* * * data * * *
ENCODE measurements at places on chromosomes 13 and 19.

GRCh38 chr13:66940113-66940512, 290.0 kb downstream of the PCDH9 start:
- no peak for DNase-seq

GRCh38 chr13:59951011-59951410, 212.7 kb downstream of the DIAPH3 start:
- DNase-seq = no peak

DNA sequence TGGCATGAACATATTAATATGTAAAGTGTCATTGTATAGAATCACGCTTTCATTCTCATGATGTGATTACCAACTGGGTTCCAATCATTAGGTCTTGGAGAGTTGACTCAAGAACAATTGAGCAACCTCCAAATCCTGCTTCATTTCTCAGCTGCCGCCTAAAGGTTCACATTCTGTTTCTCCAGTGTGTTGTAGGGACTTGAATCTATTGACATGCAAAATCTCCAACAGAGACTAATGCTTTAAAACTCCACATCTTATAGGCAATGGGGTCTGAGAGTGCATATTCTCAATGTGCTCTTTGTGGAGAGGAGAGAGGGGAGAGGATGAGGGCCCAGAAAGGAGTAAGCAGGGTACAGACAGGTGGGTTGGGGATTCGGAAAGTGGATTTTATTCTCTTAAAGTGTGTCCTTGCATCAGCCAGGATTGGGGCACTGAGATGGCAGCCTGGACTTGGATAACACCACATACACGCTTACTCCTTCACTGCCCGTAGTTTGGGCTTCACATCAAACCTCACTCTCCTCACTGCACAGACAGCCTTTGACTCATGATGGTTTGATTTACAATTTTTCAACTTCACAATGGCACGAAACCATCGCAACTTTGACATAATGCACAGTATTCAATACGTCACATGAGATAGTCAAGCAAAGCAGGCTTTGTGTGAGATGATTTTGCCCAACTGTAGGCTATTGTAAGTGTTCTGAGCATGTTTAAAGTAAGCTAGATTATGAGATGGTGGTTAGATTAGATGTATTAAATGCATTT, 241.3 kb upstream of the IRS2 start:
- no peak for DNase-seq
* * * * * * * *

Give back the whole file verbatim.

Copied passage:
ENCODE measurements at places on chromosomes 13 and 19.

GRCh38 chr13:66940113-66940512, 290.0 kb downstream of the PCDH9 start:
- no peak for DNase-seq

GRCh38 chr13:59951011-59951410, 212.7 kb downstream of the DIAPH3 start:
- DNase-seq = no peak

DNA sequence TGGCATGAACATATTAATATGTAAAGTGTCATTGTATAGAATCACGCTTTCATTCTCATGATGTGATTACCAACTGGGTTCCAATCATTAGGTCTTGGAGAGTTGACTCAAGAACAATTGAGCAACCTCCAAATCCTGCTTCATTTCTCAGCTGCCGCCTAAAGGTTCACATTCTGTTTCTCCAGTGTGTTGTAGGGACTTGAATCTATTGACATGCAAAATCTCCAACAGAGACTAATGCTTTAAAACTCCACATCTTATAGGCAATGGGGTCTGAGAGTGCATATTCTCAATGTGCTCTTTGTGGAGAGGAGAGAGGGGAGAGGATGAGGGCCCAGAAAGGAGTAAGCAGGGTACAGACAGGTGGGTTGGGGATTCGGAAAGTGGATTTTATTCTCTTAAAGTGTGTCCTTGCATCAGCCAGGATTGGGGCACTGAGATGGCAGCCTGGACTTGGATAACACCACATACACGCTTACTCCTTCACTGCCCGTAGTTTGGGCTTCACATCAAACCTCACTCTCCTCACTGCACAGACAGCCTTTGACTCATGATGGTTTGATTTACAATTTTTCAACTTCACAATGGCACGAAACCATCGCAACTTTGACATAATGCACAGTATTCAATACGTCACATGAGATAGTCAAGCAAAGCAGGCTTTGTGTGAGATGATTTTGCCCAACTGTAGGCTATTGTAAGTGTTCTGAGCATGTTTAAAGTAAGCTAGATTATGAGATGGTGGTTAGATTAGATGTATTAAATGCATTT, 241.3 kb upstream of the IRS2 start:
- no peak for DNase-seq